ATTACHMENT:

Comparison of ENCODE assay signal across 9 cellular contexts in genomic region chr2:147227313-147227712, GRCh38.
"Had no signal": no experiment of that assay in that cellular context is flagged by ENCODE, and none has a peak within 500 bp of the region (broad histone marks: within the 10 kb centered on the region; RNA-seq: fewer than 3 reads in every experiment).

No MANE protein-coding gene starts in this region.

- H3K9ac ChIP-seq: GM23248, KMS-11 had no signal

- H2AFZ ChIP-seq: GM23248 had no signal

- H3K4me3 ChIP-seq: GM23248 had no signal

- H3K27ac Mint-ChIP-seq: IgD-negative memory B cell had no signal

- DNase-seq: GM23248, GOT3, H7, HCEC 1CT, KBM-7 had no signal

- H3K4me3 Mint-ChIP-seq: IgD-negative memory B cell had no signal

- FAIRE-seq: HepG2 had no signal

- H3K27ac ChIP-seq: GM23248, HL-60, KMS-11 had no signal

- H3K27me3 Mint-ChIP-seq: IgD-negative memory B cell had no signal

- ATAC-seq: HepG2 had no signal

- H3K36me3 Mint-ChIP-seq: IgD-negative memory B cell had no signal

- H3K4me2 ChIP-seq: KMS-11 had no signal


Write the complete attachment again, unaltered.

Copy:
Comparison of ENCODE assay signal across 9 cellular contexts in genomic region chr2:147227313-147227712, GRCh38.
"Had no signal": no experiment of that assay in that cellular context is flagged by ENCODE, and none has a peak within 500 bp of the region (broad histone marks: within the 10 kb centered on the region; RNA-seq: fewer than 3 reads in every experiment).

No MANE protein-coding gene starts in this region.

- H3K9ac ChIP-seq: GM23248, KMS-11 had no signal

- H2AFZ ChIP-seq: GM23248 had no signal

- H3K4me3 ChIP-seq: GM23248 had no signal

- H3K27ac Mint-ChIP-seq: IgD-negative memory B cell had no signal

- DNase-seq: GM23248, GOT3, H7, HCEC 1CT, KBM-7 had no signal

- H3K4me3 Mint-ChIP-seq: IgD-negative memory B cell had no signal

- FAIRE-seq: HepG2 had no signal

- H3K27ac ChIP-seq: GM23248, HL-60, KMS-11 had no signal

- H3K27me3 Mint-ChIP-seq: IgD-negative memory B cell had no signal

- ATAC-seq: HepG2 had no signal

- H3K36me3 Mint-ChIP-seq: IgD-negative memory B cell had no signal

- H3K4me2 ChIP-seq: KMS-11 had no signal